My main goal is for them to not feel alone. The Unwanted series is about being unwanted in a society, and shunned, and told you’re not good enough. The Forgotten Five is about being forgotten, which is a relative of that. I think every kid has felt that way at some point in their lives. When I write books about these underdogs who have so much to overcome, and who use these labels of unwanted or forgotten as a badge of honor and become stronger as a result, I want kids to see that and relate to it, and become stronger. You know, “I see myself here and I’m not alone.”
Your first book came out in 2008 when you were 40. What can you tell us about the development of your career?
I failed. A lot. I started trying to get published in the picture book world right out of college. I wasn’t very good, though. I didn’t have enough feedback, or critiques, or people to read it and tell me the truth, so I got a lot of rejections. Back then, it was different. We didn’t have email as much. You had to snail mail everything in, and wait for the rejection letter, and sometimes it took six months and sometimes two years. I got to a point where I couldn’t take rejection anymore, and gave up. I didn’t write anything for 10 years. I spent time as a bookseller, and became a realtor, got married, had kids.
Around the time my kids were seven and four, my broker said, “You’re working a lot. Don’t you have any hobbies?” And since I didn’t play golf, I thought about my old stories. I found them in a drawer, and one was still kind of good. I started workshopping my stories again, and got feedback and advice. I started submitting again in 2003, and in 2004 I won a contest called the Templeton [International Power of Purpose] Award, which came with a $10,000 prize. That served as my nest egg while I started writing novels. Wake was the third book I wrote and the first to sell. I learned to see rejection as an opportunity to keep going.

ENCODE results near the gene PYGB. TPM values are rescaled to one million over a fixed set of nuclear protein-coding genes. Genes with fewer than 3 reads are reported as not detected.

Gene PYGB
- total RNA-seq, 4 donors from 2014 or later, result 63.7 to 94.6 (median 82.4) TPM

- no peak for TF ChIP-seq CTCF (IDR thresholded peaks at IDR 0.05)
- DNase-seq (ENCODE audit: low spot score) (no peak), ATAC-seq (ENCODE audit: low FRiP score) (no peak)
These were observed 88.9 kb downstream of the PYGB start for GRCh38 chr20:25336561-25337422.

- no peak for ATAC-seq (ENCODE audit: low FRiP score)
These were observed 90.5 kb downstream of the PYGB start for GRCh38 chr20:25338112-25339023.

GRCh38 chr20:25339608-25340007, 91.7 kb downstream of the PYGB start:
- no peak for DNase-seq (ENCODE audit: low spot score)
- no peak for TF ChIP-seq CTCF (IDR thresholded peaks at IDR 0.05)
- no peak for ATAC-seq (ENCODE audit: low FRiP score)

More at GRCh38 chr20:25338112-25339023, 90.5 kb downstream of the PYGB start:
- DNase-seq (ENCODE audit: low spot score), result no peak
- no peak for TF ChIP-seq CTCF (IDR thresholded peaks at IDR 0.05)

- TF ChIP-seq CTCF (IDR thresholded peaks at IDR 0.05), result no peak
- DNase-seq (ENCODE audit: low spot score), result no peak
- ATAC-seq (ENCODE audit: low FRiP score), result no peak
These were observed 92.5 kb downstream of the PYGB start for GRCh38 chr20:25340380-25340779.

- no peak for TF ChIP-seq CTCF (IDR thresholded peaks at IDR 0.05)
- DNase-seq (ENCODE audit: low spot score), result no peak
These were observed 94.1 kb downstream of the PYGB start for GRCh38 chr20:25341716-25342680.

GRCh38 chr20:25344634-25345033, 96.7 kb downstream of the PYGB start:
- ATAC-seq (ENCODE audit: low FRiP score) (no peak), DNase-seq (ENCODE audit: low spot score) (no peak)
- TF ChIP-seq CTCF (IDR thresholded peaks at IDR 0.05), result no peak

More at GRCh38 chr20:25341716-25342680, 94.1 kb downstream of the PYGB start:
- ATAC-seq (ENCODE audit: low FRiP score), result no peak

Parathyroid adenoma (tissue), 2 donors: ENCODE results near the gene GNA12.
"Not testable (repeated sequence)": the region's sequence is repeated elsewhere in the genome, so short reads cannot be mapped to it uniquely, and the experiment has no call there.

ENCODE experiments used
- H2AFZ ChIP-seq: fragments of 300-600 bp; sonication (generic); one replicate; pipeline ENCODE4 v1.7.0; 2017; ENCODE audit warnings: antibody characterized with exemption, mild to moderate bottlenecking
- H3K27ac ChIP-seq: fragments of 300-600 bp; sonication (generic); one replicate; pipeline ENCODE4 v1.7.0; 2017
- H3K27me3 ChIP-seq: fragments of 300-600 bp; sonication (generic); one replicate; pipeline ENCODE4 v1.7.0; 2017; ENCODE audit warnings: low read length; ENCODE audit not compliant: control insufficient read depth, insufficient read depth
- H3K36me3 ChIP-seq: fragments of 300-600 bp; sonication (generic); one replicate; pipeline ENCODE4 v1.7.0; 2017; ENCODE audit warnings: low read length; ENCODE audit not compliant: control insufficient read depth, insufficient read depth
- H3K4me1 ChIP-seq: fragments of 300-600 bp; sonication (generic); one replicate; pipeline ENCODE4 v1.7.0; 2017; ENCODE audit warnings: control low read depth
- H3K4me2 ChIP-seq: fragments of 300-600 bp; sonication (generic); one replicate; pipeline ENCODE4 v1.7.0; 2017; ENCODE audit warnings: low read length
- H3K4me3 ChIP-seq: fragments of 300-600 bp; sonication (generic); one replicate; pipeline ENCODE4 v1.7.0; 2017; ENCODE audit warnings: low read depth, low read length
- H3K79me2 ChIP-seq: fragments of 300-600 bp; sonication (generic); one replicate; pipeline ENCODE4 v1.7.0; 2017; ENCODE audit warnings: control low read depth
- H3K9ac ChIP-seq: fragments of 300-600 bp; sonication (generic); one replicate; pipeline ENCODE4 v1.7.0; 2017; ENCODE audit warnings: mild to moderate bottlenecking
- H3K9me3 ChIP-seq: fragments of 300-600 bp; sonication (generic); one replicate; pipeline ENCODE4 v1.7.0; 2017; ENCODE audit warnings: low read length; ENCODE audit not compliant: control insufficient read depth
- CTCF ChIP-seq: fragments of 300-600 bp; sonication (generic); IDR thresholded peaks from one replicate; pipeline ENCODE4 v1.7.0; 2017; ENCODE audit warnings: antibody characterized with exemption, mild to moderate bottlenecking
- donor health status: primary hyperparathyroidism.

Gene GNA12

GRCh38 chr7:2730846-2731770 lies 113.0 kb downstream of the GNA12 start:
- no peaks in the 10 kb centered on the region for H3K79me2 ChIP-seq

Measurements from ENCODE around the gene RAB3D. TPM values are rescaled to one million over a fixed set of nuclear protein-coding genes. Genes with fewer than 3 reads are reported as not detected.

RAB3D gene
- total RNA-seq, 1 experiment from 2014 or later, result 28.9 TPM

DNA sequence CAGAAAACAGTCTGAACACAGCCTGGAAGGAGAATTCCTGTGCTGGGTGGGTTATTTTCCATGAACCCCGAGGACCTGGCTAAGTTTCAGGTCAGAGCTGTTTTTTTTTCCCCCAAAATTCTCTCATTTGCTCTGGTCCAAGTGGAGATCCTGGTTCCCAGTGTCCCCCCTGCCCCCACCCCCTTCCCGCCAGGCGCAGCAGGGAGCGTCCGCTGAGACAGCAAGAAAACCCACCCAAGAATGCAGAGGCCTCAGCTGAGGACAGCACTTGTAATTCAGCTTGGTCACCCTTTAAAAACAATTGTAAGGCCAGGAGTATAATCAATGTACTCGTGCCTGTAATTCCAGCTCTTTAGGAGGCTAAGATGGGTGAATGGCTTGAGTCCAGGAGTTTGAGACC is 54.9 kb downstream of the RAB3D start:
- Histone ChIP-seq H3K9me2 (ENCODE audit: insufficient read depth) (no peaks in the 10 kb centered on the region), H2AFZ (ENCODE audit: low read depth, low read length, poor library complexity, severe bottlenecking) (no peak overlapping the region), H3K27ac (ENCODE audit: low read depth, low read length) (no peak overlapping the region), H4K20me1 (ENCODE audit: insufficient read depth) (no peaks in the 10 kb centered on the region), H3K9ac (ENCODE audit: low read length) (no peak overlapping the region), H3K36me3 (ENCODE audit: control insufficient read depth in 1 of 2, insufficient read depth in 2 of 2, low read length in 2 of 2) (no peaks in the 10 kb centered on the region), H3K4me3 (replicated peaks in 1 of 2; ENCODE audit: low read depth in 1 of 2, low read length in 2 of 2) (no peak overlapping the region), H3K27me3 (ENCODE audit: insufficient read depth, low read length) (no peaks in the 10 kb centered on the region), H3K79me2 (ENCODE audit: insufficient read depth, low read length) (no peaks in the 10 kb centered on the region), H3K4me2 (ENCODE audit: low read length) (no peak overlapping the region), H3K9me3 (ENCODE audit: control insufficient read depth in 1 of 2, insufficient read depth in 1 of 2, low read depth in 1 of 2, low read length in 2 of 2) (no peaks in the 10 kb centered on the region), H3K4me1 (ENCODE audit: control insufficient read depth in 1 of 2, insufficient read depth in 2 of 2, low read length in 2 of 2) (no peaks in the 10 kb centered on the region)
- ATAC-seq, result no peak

You’ve written for both YA and middle grade audiences. Which do you prefer?
I really enjoyed writing YA, but I stumbled into writing The Unwanteds, my first middle grade. It came out in 2011, and I had no idea at the time there’d be 13 more in the same world. I remember my first book tour for The Unwanteds. Going into schools to talk to fourth and fifth and sixth graders, I was terrified. Luckily, my publisher paired me up with Margaret Peterson Haddix, who was an old pro at middle grade. She let me tag along on her tour for a week, and taught me the ropes. I realized how amazing that audience was. You don’t have to prove anything—you walk in and they love you. I felt like that was where I belonged. I might write YA again eventually, but I feel like middle grade is my place.
The Unwanteds ran for 14 books, and many of your other publications have been trilogies. Are you naturally drawn to series?
I seem to have trouble ending books. I always wind up with cliffhangers. Actually, I always have the ending in mind, no matter how long the series becomes. The final scene of the Unwanteds Quests series was the first very thing I wrote when I started book seven. I’d been waiting years to write it. The Forgotten Five will probably run to five or seven books, depending on how it’s received. I have so many ideas that I could incorporate into the story. There’s always a risk when you plan out a series; if the first doesn’t do well, the publisher may say you need to wrap it up. I’m always thinking about how to do that in the next book if I have to.
What’s next for the Forgotten Five, and for you in general?
Because we’re still early in the series, this is all I’m working on. Book two, The Invisible Spy, is done and will be out in November. I’m in the middle of writing book three, and I haven’t decided what will come after that. I’m getting ready to do a book tour, my first in-person appearances in two years. I’m really excited. I miss kids.
Map of Flames (The Forgotten Five #1) by Lisa McMann. Putnam, $17.99 Feb. 22 ISBN 978-0-593-32540-7